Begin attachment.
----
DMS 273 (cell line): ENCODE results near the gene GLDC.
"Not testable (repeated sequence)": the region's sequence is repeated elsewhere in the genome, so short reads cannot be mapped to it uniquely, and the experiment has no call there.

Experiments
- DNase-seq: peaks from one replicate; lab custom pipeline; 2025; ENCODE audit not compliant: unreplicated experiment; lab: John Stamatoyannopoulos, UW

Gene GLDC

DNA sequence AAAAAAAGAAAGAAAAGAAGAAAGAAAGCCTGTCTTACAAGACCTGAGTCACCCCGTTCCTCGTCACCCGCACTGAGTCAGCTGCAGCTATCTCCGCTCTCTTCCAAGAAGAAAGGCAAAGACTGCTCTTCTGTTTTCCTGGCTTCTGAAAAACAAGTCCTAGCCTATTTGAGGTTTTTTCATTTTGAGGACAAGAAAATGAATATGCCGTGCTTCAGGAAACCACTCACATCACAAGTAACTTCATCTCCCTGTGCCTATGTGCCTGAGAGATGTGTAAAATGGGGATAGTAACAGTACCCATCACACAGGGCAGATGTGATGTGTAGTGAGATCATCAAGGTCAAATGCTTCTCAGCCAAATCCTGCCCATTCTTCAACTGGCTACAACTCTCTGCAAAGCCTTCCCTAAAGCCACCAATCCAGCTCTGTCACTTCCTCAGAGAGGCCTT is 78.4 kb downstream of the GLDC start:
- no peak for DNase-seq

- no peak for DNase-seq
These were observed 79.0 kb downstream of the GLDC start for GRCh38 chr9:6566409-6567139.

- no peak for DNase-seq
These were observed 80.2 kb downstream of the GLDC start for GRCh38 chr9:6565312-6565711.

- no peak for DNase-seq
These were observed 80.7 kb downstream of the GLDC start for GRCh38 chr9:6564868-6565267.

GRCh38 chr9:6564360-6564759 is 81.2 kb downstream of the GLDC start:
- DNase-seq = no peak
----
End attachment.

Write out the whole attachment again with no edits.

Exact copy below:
DMS 273 (cell line): ENCODE results near the gene GLDC.
"Not testable (repeated sequence)": the region's sequence is repeated elsewhere in the genome, so short reads cannot be mapped to it uniquely, and the experiment has no call there.

Experiments
- DNase-seq: peaks from one replicate; lab custom pipeline; 2025; ENCODE audit not compliant: unreplicated experiment; lab: John Stamatoyannopoulos, UW

Gene GLDC

DNA sequence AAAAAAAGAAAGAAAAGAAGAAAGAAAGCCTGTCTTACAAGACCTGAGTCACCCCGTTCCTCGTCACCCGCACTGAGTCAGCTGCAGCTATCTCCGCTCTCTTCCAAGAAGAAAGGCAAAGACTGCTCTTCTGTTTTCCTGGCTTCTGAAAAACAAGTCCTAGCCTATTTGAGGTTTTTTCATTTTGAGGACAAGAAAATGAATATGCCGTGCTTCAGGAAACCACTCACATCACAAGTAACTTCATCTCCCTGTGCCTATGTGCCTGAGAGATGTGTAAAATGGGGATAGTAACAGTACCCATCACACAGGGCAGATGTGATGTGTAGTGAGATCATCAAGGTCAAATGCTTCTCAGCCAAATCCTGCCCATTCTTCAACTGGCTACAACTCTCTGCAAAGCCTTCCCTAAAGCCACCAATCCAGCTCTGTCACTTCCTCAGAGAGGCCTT is 78.4 kb downstream of the GLDC start:
- no peak for DNase-seq

- no peak for DNase-seq
These were observed 79.0 kb downstream of the GLDC start for GRCh38 chr9:6566409-6567139.

- no peak for DNase-seq
These were observed 80.2 kb downstream of the GLDC start for GRCh38 chr9:6565312-6565711.

- no peak for DNase-seq
These were observed 80.7 kb downstream of the GLDC start for GRCh38 chr9:6564868-6565267.

GRCh38 chr9:6564360-6564759 is 81.2 kb downstream of the GLDC start:
- DNase-seq = no peak